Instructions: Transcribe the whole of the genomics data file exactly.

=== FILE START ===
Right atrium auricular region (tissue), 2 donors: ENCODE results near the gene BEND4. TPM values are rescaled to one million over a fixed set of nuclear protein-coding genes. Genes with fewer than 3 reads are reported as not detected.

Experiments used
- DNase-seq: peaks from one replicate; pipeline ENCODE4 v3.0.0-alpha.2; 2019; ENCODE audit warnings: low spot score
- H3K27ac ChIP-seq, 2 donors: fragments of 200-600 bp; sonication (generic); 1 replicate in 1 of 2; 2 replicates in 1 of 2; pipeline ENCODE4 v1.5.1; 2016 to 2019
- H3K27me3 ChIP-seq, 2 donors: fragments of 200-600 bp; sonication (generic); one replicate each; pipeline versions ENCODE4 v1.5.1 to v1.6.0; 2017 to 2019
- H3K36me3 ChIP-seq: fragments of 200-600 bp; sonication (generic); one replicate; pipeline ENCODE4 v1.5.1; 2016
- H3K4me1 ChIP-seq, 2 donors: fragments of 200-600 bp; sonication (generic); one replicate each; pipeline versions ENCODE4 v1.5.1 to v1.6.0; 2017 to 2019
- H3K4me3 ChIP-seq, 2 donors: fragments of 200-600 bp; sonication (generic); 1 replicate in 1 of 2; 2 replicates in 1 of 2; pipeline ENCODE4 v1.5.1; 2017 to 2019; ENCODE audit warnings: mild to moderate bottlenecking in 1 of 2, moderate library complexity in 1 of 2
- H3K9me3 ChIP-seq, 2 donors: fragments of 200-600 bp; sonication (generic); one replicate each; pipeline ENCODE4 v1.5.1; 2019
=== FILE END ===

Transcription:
Right atrium auricular region (tissue), 2 donors: ENCODE results near the gene BEND4. TPM values are rescaled to one million over a fixed set of nuclear protein-coding genes. Genes with fewer than 3 reads are reported as not detected.

Experiments used
- DNase-seq: peaks from one replicate; pipeline ENCODE4 v3.0.0-alpha.2; 2019; ENCODE audit warnings: low spot score
- H3K27ac ChIP-seq, 2 donors: fragments of 200-600 bp; sonication (generic); 1 replicate in 1 of 2; 2 replicates in 1 of 2; pipeline ENCODE4 v1.5.1; 2016 to 2019
- H3K27me3 ChIP-seq, 2 donors: fragments of 200-600 bp; sonication (generic); one replicate each; pipeline versions ENCODE4 v1.5.1 to v1.6.0; 2017 to 2019
- H3K36me3 ChIP-seq: fragments of 200-600 bp; sonication (generic); one replicate; pipeline ENCODE4 v1.5.1; 2016
- H3K4me1 ChIP-seq, 2 donors: fragments of 200-600 bp; sonication (generic); one replicate each; pipeline versions ENCODE4 v1.5.1 to v1.6.0; 2017 to 2019
- H3K4me3 ChIP-seq, 2 donors: fragments of 200-600 bp; sonication (generic); 1 replicate in 1 of 2; 2 replicates in 1 of 2; pipeline ENCODE4 v1.5.1; 2017 to 2019; ENCODE audit warnings: mild to moderate bottlenecking in 1 of 2, moderate library complexity in 1 of 2
- H3K9me3 ChIP-seq, 2 donors: fragments of 200-600 bp; sonication (generic); one replicate each; pipeline ENCODE4 v1.5.1; 2019